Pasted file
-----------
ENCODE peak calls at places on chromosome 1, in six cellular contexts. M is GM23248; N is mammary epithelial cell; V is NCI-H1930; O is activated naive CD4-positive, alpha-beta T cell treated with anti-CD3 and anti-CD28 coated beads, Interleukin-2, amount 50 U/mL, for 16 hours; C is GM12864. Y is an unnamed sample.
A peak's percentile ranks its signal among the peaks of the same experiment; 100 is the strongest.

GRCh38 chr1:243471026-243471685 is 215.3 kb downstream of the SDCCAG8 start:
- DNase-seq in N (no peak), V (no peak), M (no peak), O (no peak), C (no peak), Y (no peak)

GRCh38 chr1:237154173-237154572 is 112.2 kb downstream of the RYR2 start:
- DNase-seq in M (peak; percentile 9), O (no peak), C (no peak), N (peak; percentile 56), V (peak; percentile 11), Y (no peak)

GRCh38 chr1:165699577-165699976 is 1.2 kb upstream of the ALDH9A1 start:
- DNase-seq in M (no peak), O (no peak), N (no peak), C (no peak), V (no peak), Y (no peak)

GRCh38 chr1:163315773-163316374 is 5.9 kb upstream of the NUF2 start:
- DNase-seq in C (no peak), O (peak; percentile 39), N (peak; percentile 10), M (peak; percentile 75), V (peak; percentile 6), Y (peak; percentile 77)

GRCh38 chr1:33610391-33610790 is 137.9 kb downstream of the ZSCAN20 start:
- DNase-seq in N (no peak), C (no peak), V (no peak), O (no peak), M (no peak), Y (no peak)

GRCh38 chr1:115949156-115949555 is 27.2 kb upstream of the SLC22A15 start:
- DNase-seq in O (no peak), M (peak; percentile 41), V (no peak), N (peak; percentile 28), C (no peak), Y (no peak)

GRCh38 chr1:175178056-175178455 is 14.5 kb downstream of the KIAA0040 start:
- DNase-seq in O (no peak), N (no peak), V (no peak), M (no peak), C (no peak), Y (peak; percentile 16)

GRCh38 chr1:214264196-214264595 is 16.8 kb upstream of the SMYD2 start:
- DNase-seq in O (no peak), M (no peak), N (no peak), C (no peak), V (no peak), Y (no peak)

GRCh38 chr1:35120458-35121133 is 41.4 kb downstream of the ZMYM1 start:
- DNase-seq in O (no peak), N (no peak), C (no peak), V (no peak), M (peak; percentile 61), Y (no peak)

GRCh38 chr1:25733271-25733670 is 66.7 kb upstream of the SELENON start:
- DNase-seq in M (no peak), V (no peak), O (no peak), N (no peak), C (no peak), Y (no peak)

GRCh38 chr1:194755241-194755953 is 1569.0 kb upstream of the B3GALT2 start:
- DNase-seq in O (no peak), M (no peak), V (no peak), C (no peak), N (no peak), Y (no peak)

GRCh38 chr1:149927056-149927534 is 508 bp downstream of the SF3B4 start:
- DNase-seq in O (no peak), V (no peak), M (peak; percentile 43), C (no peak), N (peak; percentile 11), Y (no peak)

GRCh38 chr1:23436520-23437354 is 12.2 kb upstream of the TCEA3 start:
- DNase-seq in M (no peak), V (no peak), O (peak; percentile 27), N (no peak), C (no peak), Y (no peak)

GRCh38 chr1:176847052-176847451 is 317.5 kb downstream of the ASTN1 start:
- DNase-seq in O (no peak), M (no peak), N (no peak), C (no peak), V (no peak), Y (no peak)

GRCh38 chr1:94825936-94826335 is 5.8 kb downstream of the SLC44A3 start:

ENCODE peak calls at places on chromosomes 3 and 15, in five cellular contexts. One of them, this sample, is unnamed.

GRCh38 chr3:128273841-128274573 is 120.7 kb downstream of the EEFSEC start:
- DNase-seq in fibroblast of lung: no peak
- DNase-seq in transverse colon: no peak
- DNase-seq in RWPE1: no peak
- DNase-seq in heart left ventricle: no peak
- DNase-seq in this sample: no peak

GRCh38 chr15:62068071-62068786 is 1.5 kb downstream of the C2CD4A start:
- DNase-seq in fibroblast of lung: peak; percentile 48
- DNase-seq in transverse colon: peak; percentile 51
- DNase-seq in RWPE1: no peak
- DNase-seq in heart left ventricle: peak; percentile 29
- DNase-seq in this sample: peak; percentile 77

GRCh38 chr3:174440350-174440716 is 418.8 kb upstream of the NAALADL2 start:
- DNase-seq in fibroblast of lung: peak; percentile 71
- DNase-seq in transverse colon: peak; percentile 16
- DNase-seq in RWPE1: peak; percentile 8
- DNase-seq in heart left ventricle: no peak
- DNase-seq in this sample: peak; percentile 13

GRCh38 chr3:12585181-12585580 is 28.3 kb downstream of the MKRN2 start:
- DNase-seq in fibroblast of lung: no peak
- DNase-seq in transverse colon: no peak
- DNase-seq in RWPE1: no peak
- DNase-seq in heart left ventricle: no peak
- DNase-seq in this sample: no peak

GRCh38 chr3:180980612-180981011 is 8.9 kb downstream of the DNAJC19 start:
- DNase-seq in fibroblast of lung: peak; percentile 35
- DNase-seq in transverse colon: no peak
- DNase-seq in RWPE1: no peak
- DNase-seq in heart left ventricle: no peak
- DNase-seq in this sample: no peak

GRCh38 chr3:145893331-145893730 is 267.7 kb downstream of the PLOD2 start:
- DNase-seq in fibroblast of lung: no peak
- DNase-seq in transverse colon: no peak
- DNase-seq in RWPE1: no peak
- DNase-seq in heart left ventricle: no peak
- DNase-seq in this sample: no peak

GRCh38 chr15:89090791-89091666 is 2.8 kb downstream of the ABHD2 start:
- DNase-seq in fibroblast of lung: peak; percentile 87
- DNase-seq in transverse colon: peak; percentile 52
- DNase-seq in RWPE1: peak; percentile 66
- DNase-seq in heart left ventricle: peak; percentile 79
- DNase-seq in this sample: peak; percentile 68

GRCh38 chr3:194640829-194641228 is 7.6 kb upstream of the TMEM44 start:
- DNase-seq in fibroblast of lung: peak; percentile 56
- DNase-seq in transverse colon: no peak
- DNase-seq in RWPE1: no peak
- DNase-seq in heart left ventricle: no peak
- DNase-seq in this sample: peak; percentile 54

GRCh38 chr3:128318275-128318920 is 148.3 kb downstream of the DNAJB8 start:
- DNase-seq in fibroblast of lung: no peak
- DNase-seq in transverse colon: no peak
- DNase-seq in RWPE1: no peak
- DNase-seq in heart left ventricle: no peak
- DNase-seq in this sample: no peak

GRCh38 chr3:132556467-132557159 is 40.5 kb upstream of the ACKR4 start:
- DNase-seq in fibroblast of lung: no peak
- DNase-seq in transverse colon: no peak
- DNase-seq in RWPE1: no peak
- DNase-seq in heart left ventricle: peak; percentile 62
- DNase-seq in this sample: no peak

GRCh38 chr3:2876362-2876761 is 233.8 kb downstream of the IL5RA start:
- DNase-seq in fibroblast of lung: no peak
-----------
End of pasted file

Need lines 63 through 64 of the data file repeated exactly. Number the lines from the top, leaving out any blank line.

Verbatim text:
GRCh38 chr3:145893331-145893730 is 267.7 kb downstream of the PLOD2 start:
- DNase-seq in fibroblast of lung: no peak